shaped by settler colonial paradigms that saw land settlement as a virtuous means of solving political, economic, or cultural problems, as well as modern European Enlightenment discourses that assumed a hierarchy of civilizations and adopted the premise that technological progress and development of an ‘underdeveloped’ territory would be an unqualified good. [emphasis added]

While they follow this with a passing reference to "the challenges and limitations of applying a settler colonial paradigm to the Zionist case, the unique historical Jewish connection to and presence in the Land of Israel," that does not stop these scholars from accusing Israel of "unsustainable systems of Jewish supremacy." 

Jewish supremacy?

No mention of the ongoing integration of Israeli Arabs in the Israeli military, government and Israeli society in general.

They conclude their letter with the obligatory 

commitment to upholding student and faculty free speech and academic freedom. [emphasis added]

by which they mean a commitment to non-violent protests and boycotts at a time when pro-Israel free speech on campus by students and professors can be dangerous both to one's person and profession.

Both the rabbinical students and these Jewish and Israeli scholars proclaim their Jewishness while attacking Israel, all while at the same time lacking Jewish empathy with Israel. 

In his article The Demise of Jewish Studies in America—and the Rise of Jewish Studies in Israel, Joshua M. Karlip writes about how "American Jewish studies, like American Jewry itself, is fast becoming de-Judaized." Karlip is a professor of Jewish history at YU. He sees this rejection of Jewish particularity as a major contributing factor behind these attacks by Jewish scholars on Israel. Whereas in the past, Europe demanded a "disavowal of Jewish national particularism" in exchange for acceptance, today's academic community demands "the de-Judaization" of their scholarship.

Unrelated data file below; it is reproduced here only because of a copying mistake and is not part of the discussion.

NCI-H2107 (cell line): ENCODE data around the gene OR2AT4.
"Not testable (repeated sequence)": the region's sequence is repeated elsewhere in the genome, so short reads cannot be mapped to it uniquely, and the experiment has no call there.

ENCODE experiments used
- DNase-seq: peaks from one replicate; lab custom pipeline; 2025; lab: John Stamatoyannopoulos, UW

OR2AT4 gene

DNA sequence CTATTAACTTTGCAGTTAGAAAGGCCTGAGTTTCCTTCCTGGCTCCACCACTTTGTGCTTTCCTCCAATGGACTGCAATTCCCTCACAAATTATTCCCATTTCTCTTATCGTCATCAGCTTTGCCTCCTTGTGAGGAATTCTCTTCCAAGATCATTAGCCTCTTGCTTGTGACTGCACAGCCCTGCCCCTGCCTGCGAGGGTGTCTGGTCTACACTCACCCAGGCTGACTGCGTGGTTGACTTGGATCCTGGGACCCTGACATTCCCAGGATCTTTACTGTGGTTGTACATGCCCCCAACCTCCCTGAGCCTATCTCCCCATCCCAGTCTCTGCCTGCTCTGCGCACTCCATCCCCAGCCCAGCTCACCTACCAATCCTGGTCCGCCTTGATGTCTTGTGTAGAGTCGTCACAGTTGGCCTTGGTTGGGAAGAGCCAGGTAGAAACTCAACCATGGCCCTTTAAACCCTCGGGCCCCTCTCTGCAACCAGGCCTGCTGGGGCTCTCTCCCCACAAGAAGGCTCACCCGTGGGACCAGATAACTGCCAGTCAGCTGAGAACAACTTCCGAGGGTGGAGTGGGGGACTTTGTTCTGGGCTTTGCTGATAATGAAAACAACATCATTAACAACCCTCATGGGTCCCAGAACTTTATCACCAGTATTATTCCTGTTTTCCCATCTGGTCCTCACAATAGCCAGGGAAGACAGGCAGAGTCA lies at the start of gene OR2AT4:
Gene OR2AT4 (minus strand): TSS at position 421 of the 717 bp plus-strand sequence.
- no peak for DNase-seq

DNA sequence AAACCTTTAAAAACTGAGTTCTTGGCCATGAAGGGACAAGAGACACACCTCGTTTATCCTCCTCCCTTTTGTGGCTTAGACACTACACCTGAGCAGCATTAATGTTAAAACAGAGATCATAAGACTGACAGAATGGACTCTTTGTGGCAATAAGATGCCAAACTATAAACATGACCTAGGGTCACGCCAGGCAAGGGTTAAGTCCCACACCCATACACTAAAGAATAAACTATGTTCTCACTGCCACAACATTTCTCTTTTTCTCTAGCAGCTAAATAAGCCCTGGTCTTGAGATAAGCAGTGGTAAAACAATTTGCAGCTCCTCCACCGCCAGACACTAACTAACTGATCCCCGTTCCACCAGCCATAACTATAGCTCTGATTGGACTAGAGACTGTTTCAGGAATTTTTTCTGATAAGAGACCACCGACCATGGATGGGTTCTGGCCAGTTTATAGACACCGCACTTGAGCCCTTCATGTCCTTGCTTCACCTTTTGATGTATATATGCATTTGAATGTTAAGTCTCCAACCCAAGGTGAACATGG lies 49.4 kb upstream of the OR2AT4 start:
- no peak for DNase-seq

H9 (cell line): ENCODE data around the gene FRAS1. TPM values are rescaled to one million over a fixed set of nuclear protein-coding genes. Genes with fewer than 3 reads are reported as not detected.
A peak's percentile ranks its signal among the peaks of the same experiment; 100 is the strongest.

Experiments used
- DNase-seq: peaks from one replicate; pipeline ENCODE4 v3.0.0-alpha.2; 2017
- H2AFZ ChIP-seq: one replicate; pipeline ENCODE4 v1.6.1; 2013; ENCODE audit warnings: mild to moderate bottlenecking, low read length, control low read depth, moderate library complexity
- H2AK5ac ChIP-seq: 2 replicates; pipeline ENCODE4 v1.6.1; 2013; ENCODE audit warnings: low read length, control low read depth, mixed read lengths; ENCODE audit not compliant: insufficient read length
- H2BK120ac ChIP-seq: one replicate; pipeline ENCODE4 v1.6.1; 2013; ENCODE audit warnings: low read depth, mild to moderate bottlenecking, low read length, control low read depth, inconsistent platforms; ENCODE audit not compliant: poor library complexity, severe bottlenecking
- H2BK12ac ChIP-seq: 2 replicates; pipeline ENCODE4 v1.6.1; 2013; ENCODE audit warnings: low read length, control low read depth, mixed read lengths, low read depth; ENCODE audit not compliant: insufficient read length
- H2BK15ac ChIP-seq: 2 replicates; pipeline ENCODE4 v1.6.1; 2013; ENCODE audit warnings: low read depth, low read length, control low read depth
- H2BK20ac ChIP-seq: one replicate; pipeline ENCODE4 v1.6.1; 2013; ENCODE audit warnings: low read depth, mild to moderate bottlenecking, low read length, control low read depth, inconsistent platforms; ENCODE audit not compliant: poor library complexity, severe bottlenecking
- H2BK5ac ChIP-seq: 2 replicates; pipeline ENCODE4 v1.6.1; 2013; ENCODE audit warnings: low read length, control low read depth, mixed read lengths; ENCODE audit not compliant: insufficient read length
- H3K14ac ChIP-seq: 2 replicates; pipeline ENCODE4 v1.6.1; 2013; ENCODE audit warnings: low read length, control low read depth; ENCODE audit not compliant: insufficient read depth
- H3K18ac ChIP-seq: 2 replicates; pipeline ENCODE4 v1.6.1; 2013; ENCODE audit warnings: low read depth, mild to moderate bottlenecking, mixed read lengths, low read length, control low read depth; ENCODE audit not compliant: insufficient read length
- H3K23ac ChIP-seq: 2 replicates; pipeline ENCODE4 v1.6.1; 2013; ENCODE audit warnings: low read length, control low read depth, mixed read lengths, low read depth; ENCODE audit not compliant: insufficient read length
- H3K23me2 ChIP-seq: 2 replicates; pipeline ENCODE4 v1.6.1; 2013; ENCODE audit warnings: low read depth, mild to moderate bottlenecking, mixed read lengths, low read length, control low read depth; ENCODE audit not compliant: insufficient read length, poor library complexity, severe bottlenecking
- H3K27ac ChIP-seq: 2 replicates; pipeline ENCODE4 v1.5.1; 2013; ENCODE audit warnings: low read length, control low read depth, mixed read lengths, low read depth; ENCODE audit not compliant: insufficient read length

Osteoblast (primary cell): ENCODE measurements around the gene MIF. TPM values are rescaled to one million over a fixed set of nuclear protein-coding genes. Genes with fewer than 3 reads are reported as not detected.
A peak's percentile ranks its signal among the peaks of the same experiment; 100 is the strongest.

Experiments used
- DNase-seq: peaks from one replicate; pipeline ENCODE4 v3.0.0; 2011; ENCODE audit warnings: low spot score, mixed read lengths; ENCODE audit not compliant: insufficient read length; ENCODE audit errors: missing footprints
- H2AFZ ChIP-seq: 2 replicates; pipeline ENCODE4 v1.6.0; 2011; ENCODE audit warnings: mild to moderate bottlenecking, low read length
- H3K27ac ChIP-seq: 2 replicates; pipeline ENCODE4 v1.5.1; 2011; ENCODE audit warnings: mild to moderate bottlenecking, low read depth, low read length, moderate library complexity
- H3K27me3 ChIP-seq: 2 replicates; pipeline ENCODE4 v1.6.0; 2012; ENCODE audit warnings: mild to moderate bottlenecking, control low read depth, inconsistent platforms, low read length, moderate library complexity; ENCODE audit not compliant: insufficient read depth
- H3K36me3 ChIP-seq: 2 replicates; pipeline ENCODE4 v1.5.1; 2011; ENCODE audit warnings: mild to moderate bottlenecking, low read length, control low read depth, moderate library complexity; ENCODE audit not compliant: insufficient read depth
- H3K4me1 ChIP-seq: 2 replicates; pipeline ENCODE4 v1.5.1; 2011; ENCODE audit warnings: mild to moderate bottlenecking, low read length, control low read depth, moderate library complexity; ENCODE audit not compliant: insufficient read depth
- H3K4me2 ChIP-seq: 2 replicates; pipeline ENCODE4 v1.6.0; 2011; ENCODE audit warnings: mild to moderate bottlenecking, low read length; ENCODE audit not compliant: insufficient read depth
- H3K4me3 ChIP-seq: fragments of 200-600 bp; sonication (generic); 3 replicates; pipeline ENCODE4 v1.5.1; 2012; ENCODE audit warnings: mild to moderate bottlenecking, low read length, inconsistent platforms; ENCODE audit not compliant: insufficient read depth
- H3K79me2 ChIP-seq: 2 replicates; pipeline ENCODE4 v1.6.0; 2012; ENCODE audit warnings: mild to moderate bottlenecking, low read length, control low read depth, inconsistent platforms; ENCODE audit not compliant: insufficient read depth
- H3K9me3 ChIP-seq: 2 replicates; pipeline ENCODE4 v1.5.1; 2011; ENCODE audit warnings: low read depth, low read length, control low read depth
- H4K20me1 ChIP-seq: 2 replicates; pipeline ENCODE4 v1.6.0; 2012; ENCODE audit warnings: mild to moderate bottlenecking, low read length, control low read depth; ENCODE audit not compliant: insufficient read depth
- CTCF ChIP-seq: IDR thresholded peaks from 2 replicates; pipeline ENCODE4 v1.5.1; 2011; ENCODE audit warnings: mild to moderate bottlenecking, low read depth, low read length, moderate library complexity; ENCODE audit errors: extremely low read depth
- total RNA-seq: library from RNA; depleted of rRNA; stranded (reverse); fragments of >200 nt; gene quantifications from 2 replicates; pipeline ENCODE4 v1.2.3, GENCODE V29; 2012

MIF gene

Karlip claims that part of the problem is that these scholars lack depth in their Jewish background:

Their own often scant Jewish knowledge has abetted this process. With up to 80 percent of contemporary American Jewish scholars not able to read Hebrew sources fluently, is it any wonder that they have adopted the progressive left’s rejection of Zionism and Israel as a “settler colonialism” that displaced “indigenous populations”? If they had bothered to master Hebrew, perhaps they would have studied the Jews who prayed three times a day for the return to Zion rather than the acculturated elites who sought home in Russia, Poland, Germany, and France.